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Love Your Neighbors: Discipleship Rooted in Mission

By Victor Cyrus-FrankliN

One of the scribes came near and heard them disputing with one another, and seeing that he answered them well he asked him, "Which commandment is the first of all?" Jesus answered, "The first is, 'Hear, O Israel: the Lord our God, the Lord is one; you shall love the Lord your God with all your heart and with all your soul and with all your mind and with all your strength.' The second is this, 'You shall love your neighbor as yourself.' There is no other commandment greater than these." - Mark 12:28-31

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(Photo used with permission)

As disciples of Jesus, we search the scriptures for guidance on how to be better followers of Christ. In Mark 12:30-31, in response to a question about what the “greatest commandments” are, Jesus says, “You shall love the Lord your God with all your heart and with all your soul and with all your mind and with all your strength” and “You shall love your neighbor as yourself.” Jesus is clear that his disciples are to love God, love themselves, and love their neighbors. There are many ways to live into that call. The First United Methodist Church of Inglewood, California, is growing in its discipleship journey through a campaign to build sixty units of affordable housing and a community hub on its site. Affordable housing has been integral to Inglewood First’s community engagement and outreach journey; it is a cornerstone of the congregation’s spiritual formation and worshiping identity as well.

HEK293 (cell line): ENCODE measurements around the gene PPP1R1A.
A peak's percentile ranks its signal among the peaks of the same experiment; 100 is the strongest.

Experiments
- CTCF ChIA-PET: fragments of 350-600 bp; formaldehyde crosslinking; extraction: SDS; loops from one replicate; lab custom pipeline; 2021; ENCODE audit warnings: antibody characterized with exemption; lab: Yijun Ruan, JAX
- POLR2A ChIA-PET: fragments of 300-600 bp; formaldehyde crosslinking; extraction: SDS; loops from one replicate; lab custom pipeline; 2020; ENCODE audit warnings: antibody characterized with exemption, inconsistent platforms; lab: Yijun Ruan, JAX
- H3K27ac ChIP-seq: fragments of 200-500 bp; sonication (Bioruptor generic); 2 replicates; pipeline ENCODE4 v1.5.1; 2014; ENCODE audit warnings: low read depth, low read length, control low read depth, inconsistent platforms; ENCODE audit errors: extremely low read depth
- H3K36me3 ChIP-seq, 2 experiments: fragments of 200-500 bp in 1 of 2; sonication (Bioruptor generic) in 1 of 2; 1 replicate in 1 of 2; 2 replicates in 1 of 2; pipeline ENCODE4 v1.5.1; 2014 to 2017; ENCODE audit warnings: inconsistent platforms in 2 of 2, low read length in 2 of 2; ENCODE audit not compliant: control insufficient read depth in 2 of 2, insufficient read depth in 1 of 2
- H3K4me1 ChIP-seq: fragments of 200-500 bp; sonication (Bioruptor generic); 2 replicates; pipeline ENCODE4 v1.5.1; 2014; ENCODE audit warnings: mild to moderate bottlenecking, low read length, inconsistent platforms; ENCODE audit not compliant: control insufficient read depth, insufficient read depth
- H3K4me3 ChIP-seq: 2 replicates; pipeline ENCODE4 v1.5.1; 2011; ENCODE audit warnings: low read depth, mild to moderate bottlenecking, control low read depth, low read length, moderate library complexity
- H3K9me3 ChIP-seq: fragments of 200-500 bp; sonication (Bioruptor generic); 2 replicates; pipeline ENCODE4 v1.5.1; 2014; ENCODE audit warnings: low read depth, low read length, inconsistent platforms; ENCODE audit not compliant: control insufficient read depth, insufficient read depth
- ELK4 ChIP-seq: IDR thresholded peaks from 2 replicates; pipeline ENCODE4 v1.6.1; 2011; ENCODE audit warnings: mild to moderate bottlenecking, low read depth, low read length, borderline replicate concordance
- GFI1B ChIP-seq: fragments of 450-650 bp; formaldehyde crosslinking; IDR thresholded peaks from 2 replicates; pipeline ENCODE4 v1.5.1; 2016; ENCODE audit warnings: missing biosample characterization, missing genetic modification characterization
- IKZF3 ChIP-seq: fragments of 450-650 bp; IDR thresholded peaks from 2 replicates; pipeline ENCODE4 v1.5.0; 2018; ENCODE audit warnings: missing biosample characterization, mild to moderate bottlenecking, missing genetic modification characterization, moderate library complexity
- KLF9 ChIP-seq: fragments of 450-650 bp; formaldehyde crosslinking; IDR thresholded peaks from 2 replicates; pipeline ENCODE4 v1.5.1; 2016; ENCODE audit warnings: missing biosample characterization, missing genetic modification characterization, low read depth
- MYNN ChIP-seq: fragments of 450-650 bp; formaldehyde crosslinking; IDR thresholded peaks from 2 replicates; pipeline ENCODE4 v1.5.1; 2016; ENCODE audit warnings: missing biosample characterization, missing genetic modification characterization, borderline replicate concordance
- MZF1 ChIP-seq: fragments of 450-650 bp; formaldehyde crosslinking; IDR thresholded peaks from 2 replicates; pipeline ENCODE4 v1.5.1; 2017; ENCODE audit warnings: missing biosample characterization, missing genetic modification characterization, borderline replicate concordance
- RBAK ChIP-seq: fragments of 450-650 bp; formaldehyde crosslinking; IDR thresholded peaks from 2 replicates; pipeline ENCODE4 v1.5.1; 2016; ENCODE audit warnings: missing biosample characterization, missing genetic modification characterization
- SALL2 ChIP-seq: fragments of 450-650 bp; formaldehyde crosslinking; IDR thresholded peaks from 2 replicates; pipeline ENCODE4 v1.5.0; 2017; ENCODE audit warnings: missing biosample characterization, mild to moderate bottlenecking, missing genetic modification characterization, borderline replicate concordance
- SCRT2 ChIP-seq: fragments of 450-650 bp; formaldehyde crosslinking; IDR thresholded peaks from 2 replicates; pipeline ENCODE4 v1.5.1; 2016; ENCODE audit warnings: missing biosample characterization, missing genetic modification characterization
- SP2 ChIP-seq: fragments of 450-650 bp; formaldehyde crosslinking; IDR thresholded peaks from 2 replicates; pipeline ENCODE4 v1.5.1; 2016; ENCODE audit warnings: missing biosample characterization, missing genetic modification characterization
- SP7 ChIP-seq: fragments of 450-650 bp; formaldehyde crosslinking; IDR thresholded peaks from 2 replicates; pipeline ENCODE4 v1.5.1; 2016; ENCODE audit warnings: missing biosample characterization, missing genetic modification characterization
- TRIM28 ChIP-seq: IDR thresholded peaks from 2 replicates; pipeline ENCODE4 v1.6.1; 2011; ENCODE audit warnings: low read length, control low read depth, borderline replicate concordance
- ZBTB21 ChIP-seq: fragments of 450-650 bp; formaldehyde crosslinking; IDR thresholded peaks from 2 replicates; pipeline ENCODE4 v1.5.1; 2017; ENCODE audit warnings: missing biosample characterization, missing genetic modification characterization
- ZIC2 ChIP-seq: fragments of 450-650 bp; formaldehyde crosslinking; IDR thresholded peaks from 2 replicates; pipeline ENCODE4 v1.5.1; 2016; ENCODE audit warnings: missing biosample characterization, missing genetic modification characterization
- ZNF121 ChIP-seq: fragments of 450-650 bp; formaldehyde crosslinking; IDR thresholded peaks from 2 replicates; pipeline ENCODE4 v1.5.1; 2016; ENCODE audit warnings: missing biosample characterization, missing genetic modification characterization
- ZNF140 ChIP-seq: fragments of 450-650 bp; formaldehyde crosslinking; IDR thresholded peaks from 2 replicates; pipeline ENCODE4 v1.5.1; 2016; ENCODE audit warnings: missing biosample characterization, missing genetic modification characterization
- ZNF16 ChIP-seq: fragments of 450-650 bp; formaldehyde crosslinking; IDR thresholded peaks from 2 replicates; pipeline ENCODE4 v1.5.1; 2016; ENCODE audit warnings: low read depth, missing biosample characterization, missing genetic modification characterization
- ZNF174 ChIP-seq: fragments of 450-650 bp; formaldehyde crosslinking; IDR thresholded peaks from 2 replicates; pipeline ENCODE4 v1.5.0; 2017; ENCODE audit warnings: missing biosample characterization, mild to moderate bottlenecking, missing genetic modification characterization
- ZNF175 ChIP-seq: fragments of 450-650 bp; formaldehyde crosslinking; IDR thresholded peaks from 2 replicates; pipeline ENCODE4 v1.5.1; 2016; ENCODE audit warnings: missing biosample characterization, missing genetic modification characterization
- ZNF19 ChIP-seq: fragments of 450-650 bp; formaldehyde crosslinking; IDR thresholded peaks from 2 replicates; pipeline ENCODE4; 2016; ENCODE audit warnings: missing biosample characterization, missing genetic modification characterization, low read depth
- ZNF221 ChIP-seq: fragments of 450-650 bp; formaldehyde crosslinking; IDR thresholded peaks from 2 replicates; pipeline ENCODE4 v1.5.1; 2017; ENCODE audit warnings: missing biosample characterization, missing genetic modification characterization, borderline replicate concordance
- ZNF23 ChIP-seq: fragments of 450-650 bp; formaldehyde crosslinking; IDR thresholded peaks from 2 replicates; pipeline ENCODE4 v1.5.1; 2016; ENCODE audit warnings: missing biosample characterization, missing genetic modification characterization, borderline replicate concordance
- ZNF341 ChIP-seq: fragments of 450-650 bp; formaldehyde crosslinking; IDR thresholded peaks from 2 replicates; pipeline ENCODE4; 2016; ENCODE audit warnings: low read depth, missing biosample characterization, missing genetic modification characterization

Inglewood First has served in the Inglewood community since 1905 and has been based at its current site since 1941. A smaller membership, multiethnic church, the congregation’s discipleship through its housing justice journey began in 2017 when the congregation joined LA Voice, a multiracial and multifaith community organizing network, and the Uplift Inglewood Coalition, a local federation of small business owners, mom and pop landlords, and religious congregations that organized for a rent stabilization ordinance in the city of Inglewood. At the time of the campaign, rents had increased 31% in six years, and residents were being priced out of their homes. Inglewood First UMC discerned that one way to live into Jesus’ call to ‘love our neighbors’ was to fight to help their neighbors afford to stay in their homes. After winning rent control along with their partners and neighbors, the church began to discern whether it could do more by working with a developer to convert two-thirds of its buildings into affordable housing units.

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Pictured: Andre White, Mitchelville Real Estate Group; Melisa Arnold, Inglewood First Church Council Chairperson; Rev. Victor Cyrus-Franklin, Assemblymember; Tina McKinnor, Melody Ngaue-Tu’uholoaki, IFUMC Church Council; Yvonne Figueroa, Lead Organizer, LA Voice; Manu Tu’uholoaki-Murrin, IFUMC Church Council (Photo used with permission)

As part of this discernment process, in October 2021, in the middle of the COVID-19 pandemic, the church engaged in a congregation- and community-wide experience of guided prayer and journaling. Led by Pastor Linda Furtado of Cross Vocational, the guided prayer experience invited members of the congregation and wider community to participate in a “31-Day Prayer Challenge.” Participants received daily e-mail prompts for biblical reflection, a journaling activity, a housing story, and a call to prayer for the community. The stories ranged from video testimonies of those experiencing houselessness to news articles about the housing crisis across the country and inspiring accounts of churches that have built affordable housing in the love of God and their neighbors. On Sundays after worship, a Zoom gathering enabled participants to reflect on their previous week of prayer and look to the week ahead.